So, with all these languages (and obviously many, many more of them), it may make you wonder what you should have your child learn.

This will be an easy decision if you speak two languages at home. Let’s use my house as an example; I am a native English speaker, and my husband is a native Mandarin speaker. As I’ve mentioned in my recent posts, we speak both in our home.

But what if you and your husband are both Americans that speak English? How do you choose a language to teach your child in that situation?

In this case, I recommend looking at your ancestry and lineage. We all got to America from somewhere. Perhaps your ancestors were from Russia, Korea, France, Vietnam…I could go on and on. In any event, this is where I’d start.

Especially if you have any older relatives that speak languages from the old country, it would be wonderful for you to dig into your roots and learn them together as a family.

If that doesn’t help, then I’d think about your geographical location next. For example, if your ancestors came from England, that’s not a different language (more like a different accent). So, how do you decide what language to teach your kid, then?

Look at where you live:

Spanish is a great way to learn if you’re in the southern states along the border or over in Florida. There are tons of Spanish speakers in these areas. But there are clusters of other cultures too.

In NYC, there’s a huge Chinatown. You have communities with people from India, Russia, and worldwide. Choosing one of these languages can only add more joy to your life.

You can think about what the schools teach in your area and align with that, so it’s easier for your child when they are taught languages in school. Or you can look for cultural organizations you can join in your neighborhood. They often have activities for kids, which will be a terrific way for your whole family to make new friends and learn something new.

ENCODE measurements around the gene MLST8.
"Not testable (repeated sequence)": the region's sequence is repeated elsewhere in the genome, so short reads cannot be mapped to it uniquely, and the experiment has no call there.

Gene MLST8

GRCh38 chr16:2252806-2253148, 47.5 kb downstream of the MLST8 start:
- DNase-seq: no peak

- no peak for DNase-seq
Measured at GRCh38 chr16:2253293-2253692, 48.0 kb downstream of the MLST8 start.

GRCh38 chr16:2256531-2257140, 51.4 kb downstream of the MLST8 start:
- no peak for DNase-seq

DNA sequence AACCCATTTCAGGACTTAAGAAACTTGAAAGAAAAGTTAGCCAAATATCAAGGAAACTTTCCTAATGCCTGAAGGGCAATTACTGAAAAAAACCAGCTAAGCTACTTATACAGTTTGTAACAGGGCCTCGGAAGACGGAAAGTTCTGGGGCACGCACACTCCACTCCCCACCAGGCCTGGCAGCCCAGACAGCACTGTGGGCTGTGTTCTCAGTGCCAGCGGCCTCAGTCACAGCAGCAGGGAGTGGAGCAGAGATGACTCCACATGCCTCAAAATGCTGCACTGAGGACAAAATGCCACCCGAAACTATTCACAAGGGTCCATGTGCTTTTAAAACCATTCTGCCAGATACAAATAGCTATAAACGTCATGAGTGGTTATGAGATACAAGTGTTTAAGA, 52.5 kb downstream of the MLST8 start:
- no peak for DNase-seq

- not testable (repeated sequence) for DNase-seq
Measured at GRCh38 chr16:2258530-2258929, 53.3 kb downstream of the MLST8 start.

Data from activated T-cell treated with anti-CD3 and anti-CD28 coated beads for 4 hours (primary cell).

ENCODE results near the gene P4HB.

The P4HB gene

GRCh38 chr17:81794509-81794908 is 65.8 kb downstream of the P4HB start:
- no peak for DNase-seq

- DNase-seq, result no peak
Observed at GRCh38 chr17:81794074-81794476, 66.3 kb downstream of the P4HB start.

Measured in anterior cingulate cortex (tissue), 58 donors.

For the globetrotters out there, you may want to learn the language of the next place you’ll visit. You may not become fluent in it, but locals love to hear you try. When I was in China, people would be overjoyed that I attempted to speak Mandarin to them. They don’t care if your grammar is wrong…they love that you’re trying and will go above and beyond to help you out.

If you’re still unsure what language to teach your child, consider this…

Your child can become even more valuable in their chosen profession if they speak another language. Obviously, it depends on what they want to be when they are adults.

But a child interested in business, politics, the government, or a travel-related field will have more opportunities to pick and choose from when they speak another language. That value becomes even greater when your child can speak more than two languages. If you raise a polyglot, be prepared for people to fight over your high-achieving child.

However, please do not push it. Language should be fun, and learning to enjoy the culture of others should be too. While we want our kids to speak our languages, when we only have English, we want them to be excited about learning something new, or else they will only see it as a curse rather than a blessing.